Although automobiles were mainly sold through franchised dealers rather than company-owned outlets, the Ford Motor Company and others required their dealers to “supply full demonstrations and instructions for customers unschooled in the operation of the new vehicles. Furthermore, the dealers agreed to instruct consumers in the proper methods of caring for the cars and to keep on hand a supply of parts and a force of mechanics capable of repairing the autos” (Porter and Livesay, 1971, p. 195). And, of course, independent wholesalers were eliminated entirely from the distribution process.

Alfred P. Sloan s explanation of why the automobile manufacturers de- cided to use franchises rather than own dealerships is interesting. He observes that

. . . automobile manufacturers could not without great difficulty have undertaken to merchandise their own product. When the used car came into the picture in a big way in the 1920s as a trade-in on a new car, the merchandising of automobiles became more a trading proposition than an ordinary selling proposition. Organizing and supervising the necessary thousands of complex trading institutions would have been difficult for the manufacturer; trading is a knack not easily fit into the conventional type of a managerially controlled scheme of organization. So the retail automobile business grew up with the franchised- dealer type of organization. [1964, p. 282]

Not only, therefore, did the retail sale and service of automobiles require that transaction-specific investments be incurred, but it also required, especially as trade-ins became more common, that judgments based on idiosyncratic local information be made. Centralized ownership reduced the incentive to exercise that judgment in a discriminating way and posed severe monitoring problems. Rather, therefore, than integrate fully into the retail sale of automobiles, an intermediate form, the franchised dealership, evolved instead.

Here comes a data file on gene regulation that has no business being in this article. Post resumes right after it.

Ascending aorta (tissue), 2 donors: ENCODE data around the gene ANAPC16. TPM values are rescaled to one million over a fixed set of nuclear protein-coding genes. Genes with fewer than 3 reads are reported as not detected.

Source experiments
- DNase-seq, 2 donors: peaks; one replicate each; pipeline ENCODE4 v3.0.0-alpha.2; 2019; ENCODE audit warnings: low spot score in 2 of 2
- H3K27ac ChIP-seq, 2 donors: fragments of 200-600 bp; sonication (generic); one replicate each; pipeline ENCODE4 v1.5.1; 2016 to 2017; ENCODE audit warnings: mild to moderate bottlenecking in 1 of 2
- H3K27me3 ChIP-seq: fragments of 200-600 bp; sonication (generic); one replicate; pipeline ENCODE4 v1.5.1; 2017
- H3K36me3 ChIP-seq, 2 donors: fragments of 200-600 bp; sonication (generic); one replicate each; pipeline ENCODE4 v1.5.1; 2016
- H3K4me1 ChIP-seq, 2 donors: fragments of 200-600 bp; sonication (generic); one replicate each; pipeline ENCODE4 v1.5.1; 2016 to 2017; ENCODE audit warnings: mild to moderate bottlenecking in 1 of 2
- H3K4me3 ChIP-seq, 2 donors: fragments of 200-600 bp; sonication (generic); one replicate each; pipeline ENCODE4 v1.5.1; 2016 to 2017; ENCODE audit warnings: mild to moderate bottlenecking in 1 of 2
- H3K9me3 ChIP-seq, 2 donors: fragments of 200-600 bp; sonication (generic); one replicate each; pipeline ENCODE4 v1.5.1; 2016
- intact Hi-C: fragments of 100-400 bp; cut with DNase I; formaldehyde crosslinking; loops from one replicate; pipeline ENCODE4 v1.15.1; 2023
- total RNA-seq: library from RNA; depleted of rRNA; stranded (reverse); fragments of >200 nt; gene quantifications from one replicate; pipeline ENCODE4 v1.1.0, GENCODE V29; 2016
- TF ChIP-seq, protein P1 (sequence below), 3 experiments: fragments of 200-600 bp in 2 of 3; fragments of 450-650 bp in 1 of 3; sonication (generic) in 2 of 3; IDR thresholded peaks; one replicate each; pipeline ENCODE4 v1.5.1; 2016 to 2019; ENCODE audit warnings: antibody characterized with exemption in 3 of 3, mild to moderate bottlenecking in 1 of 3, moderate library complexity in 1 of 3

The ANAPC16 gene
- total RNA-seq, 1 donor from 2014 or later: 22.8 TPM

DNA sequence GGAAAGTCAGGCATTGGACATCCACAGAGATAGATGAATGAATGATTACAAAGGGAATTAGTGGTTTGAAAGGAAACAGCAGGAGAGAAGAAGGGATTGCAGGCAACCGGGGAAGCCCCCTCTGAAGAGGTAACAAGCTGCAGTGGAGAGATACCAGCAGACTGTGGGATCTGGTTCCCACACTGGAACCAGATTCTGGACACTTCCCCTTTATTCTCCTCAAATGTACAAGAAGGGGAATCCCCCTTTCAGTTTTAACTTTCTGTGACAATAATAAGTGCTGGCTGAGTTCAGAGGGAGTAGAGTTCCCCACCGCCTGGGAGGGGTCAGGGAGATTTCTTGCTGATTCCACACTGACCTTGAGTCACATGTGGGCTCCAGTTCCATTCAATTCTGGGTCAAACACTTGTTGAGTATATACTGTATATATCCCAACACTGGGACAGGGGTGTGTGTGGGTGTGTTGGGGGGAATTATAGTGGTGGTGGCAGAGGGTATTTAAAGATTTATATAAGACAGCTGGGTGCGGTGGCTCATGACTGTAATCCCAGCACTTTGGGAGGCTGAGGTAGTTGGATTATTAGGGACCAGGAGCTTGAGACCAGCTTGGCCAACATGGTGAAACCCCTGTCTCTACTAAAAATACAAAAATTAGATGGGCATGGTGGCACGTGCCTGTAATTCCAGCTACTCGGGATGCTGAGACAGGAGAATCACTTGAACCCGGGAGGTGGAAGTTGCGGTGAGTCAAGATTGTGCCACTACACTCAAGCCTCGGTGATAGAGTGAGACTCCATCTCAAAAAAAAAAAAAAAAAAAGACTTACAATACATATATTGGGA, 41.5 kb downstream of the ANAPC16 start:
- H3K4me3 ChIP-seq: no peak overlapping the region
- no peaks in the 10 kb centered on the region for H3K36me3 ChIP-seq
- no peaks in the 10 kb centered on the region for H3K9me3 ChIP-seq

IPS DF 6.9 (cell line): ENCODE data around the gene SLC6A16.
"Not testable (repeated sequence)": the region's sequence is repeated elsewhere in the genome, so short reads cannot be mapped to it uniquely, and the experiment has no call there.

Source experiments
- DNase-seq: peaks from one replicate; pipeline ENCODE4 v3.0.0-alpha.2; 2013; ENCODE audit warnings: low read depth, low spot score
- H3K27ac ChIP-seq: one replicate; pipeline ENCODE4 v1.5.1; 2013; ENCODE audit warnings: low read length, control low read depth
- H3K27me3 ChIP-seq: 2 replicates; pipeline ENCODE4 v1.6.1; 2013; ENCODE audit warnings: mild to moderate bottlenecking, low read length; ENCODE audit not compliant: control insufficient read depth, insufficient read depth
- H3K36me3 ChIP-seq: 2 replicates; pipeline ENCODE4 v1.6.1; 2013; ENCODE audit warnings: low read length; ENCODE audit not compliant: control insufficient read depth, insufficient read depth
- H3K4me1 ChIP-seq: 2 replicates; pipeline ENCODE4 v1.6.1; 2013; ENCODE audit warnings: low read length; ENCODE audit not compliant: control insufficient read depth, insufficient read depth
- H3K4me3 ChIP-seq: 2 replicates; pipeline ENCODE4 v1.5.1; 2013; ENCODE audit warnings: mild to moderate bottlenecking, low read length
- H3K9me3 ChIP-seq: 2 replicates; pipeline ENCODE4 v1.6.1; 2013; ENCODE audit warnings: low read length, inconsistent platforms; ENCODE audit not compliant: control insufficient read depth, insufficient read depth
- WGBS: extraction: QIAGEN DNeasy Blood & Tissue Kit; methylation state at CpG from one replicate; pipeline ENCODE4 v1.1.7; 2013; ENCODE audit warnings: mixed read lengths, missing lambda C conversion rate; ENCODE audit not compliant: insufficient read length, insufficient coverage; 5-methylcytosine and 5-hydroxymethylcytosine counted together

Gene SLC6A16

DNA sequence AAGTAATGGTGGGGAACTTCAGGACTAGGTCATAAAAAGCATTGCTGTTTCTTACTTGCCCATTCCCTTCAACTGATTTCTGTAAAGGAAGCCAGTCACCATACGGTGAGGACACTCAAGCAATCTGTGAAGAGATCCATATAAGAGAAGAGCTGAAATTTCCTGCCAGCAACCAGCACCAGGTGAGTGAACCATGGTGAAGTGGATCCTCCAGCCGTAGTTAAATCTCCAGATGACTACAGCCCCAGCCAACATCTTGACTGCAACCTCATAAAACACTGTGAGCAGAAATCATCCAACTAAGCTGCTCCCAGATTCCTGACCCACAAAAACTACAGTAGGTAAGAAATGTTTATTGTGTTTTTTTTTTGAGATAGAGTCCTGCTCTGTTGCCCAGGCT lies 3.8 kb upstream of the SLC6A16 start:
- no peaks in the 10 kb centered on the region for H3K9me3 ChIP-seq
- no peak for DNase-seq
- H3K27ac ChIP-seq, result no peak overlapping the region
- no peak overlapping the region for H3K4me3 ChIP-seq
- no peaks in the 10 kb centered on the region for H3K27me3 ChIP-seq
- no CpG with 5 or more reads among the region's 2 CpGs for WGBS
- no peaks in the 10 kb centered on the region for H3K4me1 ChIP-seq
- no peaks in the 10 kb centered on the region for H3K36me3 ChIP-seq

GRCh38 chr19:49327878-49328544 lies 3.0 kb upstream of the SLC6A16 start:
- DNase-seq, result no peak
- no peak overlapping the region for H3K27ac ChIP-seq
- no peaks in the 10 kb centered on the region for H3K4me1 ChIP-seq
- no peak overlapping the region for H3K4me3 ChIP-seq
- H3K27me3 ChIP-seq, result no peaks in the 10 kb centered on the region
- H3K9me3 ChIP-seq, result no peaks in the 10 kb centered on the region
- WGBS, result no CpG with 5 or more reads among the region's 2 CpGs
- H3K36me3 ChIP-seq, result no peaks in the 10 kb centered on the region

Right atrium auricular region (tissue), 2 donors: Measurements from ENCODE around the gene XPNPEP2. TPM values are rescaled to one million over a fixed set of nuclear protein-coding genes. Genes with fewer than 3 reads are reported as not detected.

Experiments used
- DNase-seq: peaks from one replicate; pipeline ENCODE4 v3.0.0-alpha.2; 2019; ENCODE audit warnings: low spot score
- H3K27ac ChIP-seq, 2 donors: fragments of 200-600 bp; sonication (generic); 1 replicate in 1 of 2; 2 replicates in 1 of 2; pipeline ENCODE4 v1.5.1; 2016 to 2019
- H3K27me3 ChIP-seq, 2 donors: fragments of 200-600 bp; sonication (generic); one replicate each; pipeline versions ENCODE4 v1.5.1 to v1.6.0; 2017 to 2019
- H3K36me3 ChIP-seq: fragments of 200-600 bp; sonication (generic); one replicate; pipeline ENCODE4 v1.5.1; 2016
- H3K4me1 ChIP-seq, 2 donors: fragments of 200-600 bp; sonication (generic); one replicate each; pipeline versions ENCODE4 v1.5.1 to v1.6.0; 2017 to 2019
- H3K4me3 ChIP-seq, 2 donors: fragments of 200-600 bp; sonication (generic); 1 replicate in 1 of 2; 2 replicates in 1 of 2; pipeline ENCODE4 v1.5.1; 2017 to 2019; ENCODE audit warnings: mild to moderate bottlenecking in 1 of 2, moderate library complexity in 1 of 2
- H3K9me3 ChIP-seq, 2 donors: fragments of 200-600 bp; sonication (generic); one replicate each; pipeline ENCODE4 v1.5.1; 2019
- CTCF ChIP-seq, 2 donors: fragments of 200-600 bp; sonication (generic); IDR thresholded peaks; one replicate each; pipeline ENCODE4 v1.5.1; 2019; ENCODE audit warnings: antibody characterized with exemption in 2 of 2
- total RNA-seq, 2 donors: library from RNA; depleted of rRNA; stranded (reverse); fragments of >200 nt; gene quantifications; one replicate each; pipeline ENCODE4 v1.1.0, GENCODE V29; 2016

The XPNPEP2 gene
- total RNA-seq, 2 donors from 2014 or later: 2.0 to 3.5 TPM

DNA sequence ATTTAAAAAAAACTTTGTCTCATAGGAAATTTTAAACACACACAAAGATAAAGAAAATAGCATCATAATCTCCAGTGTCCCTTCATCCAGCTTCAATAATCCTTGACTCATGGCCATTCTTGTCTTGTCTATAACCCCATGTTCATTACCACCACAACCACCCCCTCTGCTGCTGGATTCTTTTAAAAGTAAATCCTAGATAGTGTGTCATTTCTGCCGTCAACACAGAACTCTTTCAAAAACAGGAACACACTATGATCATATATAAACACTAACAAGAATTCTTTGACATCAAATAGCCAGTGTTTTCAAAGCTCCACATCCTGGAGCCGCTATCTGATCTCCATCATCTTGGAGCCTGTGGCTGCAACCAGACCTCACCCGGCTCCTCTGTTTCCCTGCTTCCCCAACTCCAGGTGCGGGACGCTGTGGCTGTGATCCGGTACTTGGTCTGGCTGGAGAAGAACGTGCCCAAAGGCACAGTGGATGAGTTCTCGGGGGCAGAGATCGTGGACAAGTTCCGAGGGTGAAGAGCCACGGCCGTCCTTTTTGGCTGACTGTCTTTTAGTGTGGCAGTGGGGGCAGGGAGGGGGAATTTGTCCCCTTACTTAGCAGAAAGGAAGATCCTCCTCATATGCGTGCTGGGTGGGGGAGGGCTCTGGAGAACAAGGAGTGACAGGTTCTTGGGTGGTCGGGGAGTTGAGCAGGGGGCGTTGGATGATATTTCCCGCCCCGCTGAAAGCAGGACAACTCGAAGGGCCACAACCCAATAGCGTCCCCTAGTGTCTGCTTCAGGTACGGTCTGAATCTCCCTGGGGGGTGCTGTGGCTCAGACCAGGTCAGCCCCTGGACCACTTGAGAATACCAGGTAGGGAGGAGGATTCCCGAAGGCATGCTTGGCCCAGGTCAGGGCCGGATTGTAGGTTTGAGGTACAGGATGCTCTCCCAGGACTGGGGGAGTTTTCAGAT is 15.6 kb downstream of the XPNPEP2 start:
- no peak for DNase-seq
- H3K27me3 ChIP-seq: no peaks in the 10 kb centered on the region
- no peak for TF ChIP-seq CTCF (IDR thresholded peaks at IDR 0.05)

Producer durables were distributed through two networks. Small, stan- dardized machinery was sold through commission merchants and jobbers. For products that were of special design, technologically complex, and quite expensive and for which installation and repair required special expertise, however, integrated marketing systems were developed (Porter and Livesay, 1971, pp. 183—84). Examples include Cyrus McCormiclc, who pioneered the development of integrated distribution for farm equipment and set the stage for others thereafter to imitate (Livesay, 1979, chap. 3). Office machines were another case where demonstration, sales, and service required specialized expertise for which franchised dealers were instrumental to success (Porter and Livesay, 1971, pp. 193-94).

The manufacture of textile machinery, sugar mill machinery, industrial boilers, and large, stationary steam engines also favored direct contact between buyer and seller (Porter and Livesay, 1971, pp. 181-82). The sale of electrical machinery posed special problems for customers that had “special needs and requirements that made standardization extremely difficult in the industry’s early years” (Porter and Livesay, 1971, p. 187). The sale, installation, and service of electric generators and related central station equipment required even closer attention. Forward integration in all of those areas was correspondingly extensive (Porter„and Livesay, 1971, pp. 180-92).


Forward integration mistakes are not widely reported and, if reported, are not always recorded as mistakes. An exception is American Tobacco’s effort to use integration into the wholesaling and retailing of cigars as a device by which to expand its position in this market. Porter and Livesay record the effort as follows: